After suffering these things a while, I decided to say farewell to this table too, justifying my departure by citing the high costs and that the landlord too often confused my bill with his extra-special wine. I thought it better to eat with the dogs in the kennel rather than subject myself to so many beatings. After some time I finally took myself to some teacher who was honest, hollow-cheeked, and pale, and who dressed in an academic cloak. He had a nasty wife, barrel-shaped, toothless, pale, and stuffed with food. She never brought to the table any vegetable with dressing or any nicely cooked porridge or anything similar, but always lentils, beans, barley, peas, turnips, yesterday's soup, so spoiled, so nauseatingly prepared with discarded bones, along with wines so sharp, so musty, so sulphured, so adulterated that if I had stayed there any longer, from hunger I would have been changed and looked like a living corpse. I eventually escaped these landlords just as if fleeing a devastating storm, and I decided to make my residence in a pub, where I associated with all sorts of fellow-drinkers. Still I never paid my share to anyone, but incurred large debts. Once at night I wounded some rustic and he almost died. Then, because she got pregnant against all expectation, a maidservant gifted me with a small child. No calamity ever comes unaccompanied, and so I was accused and dragged to jail with no delay. There I went, faced by a thousand creditors on every side.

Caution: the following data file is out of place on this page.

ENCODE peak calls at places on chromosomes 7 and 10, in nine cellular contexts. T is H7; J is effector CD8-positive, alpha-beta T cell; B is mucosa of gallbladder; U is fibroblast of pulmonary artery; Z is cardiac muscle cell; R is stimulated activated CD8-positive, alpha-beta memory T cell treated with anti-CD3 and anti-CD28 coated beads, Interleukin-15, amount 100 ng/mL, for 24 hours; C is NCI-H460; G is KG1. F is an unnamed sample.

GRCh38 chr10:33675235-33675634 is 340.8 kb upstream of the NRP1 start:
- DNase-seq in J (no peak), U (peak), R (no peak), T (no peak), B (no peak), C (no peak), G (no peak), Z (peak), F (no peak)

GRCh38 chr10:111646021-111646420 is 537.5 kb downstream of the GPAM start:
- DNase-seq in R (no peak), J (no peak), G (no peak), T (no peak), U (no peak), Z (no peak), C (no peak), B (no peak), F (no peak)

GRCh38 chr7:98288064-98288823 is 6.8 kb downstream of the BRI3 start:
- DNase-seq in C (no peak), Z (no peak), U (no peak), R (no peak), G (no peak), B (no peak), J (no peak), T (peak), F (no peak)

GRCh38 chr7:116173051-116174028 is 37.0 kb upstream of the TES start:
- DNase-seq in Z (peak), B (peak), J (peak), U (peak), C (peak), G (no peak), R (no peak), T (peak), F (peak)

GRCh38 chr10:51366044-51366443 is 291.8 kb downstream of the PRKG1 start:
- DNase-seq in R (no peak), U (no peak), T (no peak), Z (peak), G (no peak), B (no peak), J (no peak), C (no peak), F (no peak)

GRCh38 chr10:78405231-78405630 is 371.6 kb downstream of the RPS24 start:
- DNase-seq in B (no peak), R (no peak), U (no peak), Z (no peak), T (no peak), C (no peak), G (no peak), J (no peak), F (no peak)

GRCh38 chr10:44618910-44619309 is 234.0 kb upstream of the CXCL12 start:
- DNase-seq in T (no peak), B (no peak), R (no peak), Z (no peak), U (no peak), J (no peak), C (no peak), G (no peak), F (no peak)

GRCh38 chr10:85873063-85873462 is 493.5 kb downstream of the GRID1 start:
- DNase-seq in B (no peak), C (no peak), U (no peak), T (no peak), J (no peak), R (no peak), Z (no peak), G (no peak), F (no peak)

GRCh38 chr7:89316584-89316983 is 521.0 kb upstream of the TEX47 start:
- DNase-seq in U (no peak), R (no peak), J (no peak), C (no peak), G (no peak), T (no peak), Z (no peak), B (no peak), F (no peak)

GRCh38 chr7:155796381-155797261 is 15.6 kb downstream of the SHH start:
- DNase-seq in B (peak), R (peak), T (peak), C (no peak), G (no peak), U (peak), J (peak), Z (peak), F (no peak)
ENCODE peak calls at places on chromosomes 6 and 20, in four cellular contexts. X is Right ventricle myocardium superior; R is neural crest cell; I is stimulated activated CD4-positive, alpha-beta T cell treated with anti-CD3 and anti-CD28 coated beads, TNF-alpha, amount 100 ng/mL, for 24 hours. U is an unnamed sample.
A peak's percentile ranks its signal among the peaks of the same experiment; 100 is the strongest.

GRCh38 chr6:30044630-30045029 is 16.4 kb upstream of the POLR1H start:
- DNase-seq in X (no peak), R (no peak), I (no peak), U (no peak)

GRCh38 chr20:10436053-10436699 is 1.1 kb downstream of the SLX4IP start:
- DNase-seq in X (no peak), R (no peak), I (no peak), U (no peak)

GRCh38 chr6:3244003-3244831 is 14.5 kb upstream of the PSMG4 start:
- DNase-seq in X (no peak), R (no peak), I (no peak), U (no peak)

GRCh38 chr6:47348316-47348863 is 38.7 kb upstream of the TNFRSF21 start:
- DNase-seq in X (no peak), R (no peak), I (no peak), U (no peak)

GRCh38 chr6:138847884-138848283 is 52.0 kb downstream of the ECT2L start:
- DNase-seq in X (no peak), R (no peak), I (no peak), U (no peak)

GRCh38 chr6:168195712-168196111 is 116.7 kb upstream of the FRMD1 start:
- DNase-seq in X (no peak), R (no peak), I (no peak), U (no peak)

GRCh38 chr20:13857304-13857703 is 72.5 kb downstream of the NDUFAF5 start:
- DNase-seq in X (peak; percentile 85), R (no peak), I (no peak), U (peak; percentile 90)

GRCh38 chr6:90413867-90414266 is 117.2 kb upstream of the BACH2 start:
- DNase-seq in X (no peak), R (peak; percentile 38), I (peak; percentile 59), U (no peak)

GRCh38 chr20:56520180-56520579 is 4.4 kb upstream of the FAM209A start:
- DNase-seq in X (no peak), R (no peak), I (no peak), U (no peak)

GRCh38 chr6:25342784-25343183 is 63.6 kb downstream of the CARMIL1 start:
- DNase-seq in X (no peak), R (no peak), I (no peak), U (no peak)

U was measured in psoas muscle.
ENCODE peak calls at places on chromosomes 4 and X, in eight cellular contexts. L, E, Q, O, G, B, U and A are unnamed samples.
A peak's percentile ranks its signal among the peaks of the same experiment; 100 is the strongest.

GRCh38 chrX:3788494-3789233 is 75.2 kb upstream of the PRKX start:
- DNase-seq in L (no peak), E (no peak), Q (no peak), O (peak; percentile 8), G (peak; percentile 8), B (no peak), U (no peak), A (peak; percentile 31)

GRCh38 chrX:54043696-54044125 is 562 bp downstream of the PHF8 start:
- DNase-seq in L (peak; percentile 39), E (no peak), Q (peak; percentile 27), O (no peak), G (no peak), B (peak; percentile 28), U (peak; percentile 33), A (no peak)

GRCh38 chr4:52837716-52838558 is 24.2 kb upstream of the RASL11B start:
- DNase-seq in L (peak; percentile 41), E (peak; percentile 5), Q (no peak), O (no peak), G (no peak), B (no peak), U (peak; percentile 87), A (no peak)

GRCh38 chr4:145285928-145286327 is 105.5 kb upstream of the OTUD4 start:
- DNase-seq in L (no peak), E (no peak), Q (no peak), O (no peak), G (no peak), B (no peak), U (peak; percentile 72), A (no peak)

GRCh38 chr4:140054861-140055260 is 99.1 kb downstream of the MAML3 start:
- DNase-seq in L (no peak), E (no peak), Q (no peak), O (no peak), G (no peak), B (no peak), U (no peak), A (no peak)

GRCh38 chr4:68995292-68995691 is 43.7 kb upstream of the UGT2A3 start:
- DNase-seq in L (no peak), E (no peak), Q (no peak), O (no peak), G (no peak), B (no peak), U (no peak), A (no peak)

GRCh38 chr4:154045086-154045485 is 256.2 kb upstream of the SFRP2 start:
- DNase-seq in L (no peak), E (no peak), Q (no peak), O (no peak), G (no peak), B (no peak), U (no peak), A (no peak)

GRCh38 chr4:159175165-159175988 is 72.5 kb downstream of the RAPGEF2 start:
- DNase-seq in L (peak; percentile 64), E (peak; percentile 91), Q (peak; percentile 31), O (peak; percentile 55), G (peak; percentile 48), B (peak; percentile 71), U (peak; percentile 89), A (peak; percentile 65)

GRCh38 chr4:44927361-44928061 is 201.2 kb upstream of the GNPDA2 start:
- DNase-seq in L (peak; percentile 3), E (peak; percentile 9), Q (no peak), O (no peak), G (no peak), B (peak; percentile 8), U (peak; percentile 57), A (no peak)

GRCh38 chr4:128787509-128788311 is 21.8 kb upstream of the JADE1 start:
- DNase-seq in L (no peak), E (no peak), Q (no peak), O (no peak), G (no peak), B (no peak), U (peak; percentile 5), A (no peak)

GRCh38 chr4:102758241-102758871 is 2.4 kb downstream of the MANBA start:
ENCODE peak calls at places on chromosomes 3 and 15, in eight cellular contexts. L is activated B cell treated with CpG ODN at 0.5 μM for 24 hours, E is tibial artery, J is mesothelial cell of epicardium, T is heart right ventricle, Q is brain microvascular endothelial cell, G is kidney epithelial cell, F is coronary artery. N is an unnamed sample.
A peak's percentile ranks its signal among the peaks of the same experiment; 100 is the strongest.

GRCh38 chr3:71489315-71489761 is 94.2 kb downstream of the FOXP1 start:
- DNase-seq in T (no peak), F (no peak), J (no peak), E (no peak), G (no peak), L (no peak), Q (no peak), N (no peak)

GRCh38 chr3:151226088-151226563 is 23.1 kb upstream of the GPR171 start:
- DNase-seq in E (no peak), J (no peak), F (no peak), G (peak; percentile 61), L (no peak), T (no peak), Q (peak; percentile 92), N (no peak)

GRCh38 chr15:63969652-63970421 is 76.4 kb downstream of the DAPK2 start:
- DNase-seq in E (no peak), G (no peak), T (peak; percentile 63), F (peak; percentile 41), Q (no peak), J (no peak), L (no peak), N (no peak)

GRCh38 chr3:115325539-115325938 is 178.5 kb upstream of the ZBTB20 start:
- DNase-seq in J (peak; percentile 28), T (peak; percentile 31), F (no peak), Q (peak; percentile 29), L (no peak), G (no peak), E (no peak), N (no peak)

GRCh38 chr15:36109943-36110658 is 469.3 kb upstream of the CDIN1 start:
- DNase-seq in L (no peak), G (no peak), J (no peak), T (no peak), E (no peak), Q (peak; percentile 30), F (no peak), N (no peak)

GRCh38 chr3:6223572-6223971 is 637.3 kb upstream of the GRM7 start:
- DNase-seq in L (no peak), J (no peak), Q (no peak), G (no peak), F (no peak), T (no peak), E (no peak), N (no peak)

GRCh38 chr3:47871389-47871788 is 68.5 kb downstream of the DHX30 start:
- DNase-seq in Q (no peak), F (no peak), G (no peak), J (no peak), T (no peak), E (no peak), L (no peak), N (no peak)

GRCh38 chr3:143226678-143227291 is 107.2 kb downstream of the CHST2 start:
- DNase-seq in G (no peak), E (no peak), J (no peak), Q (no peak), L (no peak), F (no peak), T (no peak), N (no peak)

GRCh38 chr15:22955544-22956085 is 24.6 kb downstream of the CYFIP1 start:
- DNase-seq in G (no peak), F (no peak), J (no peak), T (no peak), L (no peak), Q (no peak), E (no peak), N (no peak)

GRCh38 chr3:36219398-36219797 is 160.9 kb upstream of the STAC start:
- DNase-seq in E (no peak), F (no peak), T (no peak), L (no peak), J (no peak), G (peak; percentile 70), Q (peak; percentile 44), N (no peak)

All these came: the innkeeper, the bookseller, the tailor, the goldsmith, the linen-weavers, the furriers, the bookbinders, the musicians. There were painters, barbers, bath attendants, glassblowers, menders, retailers, butchers, cooks, grooms, bird-catchers, cobblers, brewers, bowyers, jewelers, confectioners, guitar players, trumpeters, flautists, horn players, sword makers, merchants, landlords, lamp makers, cheese-makers, ball players, belt-makers, hat-makers, fishmongers, wine-sellers, stable boys, pharmacists, bakers, goldsmiths, bagpipers, gymnasts, and gladiators. Some women were there, some spinners and some laundrywomen, who wanted me to pay my debts to them. A caterer was there with my bills, my checks. All of them were standing there, were counting, were pleading their case, were wanting to be paid. The total amount was in dispute, and my creditors' hopes were prorogued to another day by my lawyer while they waited for the return of a messenger sent to my homeland. He would (they hoped) bring the money which they were seeking. All those days and nights while I was held in very strict custody I was thinking of nothing but how could I free myself from this dreadful jail. After wearing out my mind with a thousand plans, I used this trick. In the evening, when the guard in the jail was bringing me food, I spoke to him: “Oh, what a dangerous jail you shoved me in! It's horrible how many toads have taken up residence here in the corner!” Amazed at this prodigy and wanting to see if he too could view these toads, the guard came towards me without paying attention. As I pointed to the corner which I had mentioned to him and as he passed by, I struck him a blow with such force that he fell immediately to the ground. I quickly grabbed the door, opened it, refastened the lock, departed, and very soon was stealthily rushing out the city gate, while the guard remained in the cell that whole night. For a while I fled during the night, and during the day I lay low hiding in the forest. I changed my clothes and shaved my beard, making myself completely unrecognizable. I traveled through many lands north and south, leaving behind at the University those creditors whom I mentioned. I endured many pains and did many bold deeds, as I followed the soldier's trade. I was ennobled under the propitious name Buoncompagno and at last moved to this land of Thuringia.